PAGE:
AI Could Predict 10-Year Risk of Heart Disease With a Chest X-Ray, Early Study Shows

chest x-ray

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Key Takeaways

  • A machine learning model could predict an individual’s risk of developing heart disease over the next decade with about the same success rate as the current clinical standard.
  • The approach would require only a single chest X-ray.
  • An easy-to-use AI model could help patients take preventive measures to minimize their risk of heart attack and stroke.

In a promising early study, an artificial intelligence (AI) model could predict patients’ 10-year risk of death from a heart attack or stroke using a single chest X-ray.

Traditionally, health providers use an ASCVD risk estimator to predict a patient’s 10-year risk of atherosclerosis—a build-up of cholesterol and fats in the artery walls. This approach often requires a cardiologist to take a patient’s blood pressure and run various tab tests.

A team of researchers now says an advanced AI model can use chest X-ray images to predict an individual’s cardiovascular death risk over 10 years with similar accuracy to the traditional risk estimator. Chest X-rays are already common for screening for many maladies. If an AI model can take advantage of this popular imaging tool, it can help identify patients at high risk for heart disease who might not have otherwise visited a cardiologist.

Such patients could take a statin or blood pressure medication to decrease their odds of suffering a heart attack or stroke, said the study’s lead author, Jakob Weiss, MD, a radiologist affiliated with the Cardiovascular Imaging Research Center at Massachusetts General Hospital and the AI in Medicine program at the Brigham and Women’s Hospital in Boston.

The work was presented at a meeting of the Radiological Society of North America on November 30.

Weiss said the predictive model is not meant to replace the traditional risk score calculator. But if it’s given the green light, the model could be used to predict health outcomes for people who might otherwise go unnoticed.

“With our model, we would be able to identify these patients and say, ‘you are at an increased risk to develop stroke or heart attack within the next 10 years. Please go see your cardiologist and check whether you qualify to get a statin, for example, or blood pressure medication to reduce your risk,’” Weiss said.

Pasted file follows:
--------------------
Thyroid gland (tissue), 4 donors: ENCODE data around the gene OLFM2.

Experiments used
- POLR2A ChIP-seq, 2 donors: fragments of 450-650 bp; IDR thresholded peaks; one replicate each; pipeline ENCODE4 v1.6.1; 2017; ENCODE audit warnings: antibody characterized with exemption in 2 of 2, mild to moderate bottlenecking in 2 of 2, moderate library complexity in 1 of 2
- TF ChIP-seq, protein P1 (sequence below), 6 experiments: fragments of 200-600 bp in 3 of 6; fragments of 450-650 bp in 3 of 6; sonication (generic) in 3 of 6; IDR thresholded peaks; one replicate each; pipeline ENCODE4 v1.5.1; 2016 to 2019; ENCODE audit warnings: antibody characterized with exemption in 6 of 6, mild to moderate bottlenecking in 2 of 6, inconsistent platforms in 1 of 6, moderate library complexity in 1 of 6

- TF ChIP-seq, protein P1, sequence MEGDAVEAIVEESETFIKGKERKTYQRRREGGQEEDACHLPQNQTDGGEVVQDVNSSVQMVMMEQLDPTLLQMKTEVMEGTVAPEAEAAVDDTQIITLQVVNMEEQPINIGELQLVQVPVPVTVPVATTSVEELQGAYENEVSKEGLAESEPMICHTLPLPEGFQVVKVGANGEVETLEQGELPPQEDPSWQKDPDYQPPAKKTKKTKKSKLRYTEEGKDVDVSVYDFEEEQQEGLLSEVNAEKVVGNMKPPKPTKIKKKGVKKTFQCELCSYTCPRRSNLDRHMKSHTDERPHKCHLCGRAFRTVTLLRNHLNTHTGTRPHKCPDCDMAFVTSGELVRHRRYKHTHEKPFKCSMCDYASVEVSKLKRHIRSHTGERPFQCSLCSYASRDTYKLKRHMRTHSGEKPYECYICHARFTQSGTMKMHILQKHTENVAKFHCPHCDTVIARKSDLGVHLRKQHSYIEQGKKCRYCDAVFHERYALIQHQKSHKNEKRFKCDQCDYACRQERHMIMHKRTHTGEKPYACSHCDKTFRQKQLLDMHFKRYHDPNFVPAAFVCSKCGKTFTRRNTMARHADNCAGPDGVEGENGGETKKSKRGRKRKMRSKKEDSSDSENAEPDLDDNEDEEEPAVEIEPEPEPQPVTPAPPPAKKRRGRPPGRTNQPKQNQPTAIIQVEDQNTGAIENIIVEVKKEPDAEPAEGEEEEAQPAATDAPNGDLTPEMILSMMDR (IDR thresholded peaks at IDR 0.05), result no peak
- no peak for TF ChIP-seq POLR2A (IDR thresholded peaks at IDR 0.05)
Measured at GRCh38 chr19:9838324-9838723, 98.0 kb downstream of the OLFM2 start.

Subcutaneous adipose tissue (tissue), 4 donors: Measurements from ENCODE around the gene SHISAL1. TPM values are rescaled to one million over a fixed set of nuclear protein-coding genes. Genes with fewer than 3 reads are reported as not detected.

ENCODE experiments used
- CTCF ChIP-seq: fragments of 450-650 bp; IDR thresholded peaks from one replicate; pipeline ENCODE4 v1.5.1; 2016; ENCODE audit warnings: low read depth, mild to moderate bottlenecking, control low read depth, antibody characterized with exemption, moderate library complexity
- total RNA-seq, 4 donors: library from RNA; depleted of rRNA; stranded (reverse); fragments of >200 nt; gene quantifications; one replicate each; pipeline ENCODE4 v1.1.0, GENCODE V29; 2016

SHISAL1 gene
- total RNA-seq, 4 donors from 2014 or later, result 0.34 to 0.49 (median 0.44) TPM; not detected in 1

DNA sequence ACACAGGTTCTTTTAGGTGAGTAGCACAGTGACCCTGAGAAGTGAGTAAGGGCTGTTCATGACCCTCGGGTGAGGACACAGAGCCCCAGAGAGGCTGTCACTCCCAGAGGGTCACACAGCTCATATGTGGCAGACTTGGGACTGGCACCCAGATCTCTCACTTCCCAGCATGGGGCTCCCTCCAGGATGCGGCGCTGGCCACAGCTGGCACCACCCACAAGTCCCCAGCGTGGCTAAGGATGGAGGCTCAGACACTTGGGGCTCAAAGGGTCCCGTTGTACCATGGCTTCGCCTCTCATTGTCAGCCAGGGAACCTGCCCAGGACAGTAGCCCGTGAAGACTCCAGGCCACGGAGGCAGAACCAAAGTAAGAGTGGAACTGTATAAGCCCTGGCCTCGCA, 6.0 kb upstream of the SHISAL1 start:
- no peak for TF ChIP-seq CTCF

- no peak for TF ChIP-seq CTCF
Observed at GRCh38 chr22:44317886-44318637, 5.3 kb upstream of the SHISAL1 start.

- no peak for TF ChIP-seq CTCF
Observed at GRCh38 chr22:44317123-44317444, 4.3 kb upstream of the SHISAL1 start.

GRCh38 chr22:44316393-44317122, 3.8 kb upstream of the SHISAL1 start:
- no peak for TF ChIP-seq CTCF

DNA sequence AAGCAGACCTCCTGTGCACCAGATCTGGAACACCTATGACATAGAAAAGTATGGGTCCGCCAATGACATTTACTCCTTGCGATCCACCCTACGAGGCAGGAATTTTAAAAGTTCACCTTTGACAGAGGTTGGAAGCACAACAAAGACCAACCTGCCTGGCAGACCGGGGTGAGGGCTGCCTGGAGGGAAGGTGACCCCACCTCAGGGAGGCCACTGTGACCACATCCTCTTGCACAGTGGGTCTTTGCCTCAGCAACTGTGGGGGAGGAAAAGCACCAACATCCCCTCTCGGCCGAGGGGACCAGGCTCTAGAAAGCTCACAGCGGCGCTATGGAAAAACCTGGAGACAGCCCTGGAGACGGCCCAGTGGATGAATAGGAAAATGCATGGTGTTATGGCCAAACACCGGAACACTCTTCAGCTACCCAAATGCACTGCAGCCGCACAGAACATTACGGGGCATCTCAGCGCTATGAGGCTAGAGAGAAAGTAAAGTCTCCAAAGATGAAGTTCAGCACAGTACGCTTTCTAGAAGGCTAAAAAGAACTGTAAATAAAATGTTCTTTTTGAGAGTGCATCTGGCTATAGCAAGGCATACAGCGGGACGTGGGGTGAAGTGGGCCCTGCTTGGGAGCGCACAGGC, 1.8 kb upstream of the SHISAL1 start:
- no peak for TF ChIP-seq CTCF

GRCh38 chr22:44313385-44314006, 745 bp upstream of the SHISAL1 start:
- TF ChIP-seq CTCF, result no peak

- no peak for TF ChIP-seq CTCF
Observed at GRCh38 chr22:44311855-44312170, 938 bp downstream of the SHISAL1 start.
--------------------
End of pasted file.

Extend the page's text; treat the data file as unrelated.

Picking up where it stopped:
Training a Computer to Predict Heart Disease

Deep learning is a complex type of AI. For this study, the researchers trained a deep learning model to look for cardiovascular event risk by feeding it more than 147,000 chest X-rays from more than 40,000 people and told the computer which of those patients died of heart disease over 10 years. The data came from the Prostate, Lung, Colorectal, and Ovarian Cancer Screening Trial, a multi-center, randomized controlled trial designed by the National Cancer Institute.

With this approach, scientists give the machine a set of rules at the beginning and a set of outcomes at the end, and the machine “will sort of work out the middle steps,” said Alan Kwan, MD, a cardiologist and cardiac imaging physician scientist at Cedars-Sinai Medical Center.

The idea is that the computer can find certain markers of heart issues that may be invisible to cardiologists.

“Because this is sort of done mathematically and not in a way that I think is easy for humans to comprehend, some people have had concerns about artificial intelligence being a black box,” Kwan told Verywell. “You put something in, and you get something out... but you don’t really understand what’s happening in the middle.”